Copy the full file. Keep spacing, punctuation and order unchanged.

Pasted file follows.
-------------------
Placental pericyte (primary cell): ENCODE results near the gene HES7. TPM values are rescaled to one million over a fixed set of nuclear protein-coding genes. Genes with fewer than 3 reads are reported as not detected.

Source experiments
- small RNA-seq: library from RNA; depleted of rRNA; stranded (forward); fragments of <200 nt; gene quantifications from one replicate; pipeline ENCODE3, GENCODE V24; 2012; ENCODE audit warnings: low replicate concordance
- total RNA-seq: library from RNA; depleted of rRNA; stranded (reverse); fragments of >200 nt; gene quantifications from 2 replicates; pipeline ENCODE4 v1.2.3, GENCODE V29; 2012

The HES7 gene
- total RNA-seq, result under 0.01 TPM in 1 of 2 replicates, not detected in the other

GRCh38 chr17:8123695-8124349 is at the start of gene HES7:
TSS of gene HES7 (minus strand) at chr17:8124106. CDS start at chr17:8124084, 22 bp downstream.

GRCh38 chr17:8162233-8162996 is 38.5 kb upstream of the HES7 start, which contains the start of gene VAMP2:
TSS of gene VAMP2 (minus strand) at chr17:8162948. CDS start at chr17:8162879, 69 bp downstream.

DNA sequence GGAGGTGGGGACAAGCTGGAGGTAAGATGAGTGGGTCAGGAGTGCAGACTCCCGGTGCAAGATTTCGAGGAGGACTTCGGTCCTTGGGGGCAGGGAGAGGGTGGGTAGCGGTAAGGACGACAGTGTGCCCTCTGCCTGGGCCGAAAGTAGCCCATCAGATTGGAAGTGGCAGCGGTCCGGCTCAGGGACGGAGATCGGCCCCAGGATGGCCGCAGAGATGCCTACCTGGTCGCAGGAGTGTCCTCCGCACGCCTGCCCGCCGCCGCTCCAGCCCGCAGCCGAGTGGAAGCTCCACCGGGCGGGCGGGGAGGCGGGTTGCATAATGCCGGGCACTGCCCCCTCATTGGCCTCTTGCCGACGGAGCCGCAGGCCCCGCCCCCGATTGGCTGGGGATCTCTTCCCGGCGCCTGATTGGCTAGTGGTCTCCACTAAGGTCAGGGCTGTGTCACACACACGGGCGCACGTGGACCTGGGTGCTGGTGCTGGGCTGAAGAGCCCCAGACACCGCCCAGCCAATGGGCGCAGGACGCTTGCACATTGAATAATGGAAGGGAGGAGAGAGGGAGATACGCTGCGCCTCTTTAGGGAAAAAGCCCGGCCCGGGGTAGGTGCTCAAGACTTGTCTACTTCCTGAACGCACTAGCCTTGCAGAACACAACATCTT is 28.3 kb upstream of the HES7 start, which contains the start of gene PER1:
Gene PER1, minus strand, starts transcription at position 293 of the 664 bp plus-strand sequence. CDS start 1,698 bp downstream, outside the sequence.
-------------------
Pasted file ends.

Placental pericyte (primary cell): ENCODE results near the gene HES7. TPM values are rescaled to one million over a fixed set of nuclear protein-coding genes. Genes with fewer than 3 reads are reported as not detected.

Source experiments
- small RNA-seq: library from RNA; depleted of rRNA; stranded (forward); fragments of <200 nt; gene quantifications from one replicate; pipeline ENCODE3, GENCODE V24; 2012; ENCODE audit warnings: low replicate concordance
- total RNA-seq: library from RNA; depleted of rRNA; stranded (reverse); fragments of >200 nt; gene quantifications from 2 replicates; pipeline ENCODE4 v1.2.3, GENCODE V29; 2012

The HES7 gene
- total RNA-seq, result under 0.01 TPM in 1 of 2 replicates, not detected in the other

GRCh38 chr17:8123695-8124349 is at the start of gene HES7:
TSS of gene HES7 (minus strand) at chr17:8124106. CDS start at chr17:8124084, 22 bp downstream.

GRCh38 chr17:8162233-8162996 is 38.5 kb upstream of the HES7 start, which contains the start of gene VAMP2:
TSS of gene VAMP2 (minus strand) at chr17:8162948. CDS start at chr17:8162879, 69 bp downstream.

DNA sequence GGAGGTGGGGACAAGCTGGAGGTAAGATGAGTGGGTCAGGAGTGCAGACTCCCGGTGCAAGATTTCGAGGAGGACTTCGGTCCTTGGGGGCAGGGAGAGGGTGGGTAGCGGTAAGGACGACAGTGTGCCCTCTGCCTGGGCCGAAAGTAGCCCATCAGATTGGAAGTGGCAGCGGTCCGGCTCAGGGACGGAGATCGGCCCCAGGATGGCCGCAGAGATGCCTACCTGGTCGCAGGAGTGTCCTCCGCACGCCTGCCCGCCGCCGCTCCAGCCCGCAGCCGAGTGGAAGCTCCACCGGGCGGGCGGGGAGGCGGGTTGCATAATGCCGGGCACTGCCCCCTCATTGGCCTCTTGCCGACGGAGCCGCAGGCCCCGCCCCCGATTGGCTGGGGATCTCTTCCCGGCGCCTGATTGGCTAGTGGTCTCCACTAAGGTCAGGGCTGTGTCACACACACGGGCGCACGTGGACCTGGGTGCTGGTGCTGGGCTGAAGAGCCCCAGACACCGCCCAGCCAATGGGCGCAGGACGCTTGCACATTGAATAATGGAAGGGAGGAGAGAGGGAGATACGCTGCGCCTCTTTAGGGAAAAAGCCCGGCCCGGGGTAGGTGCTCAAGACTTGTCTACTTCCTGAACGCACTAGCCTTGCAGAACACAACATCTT is 28.3 kb upstream of the HES7 start, which contains the start of gene PER1:
Gene PER1, minus strand, starts transcription at position 293 of the 664 bp plus-strand sequence. CDS start 1,698 bp downstream, outside the sequence.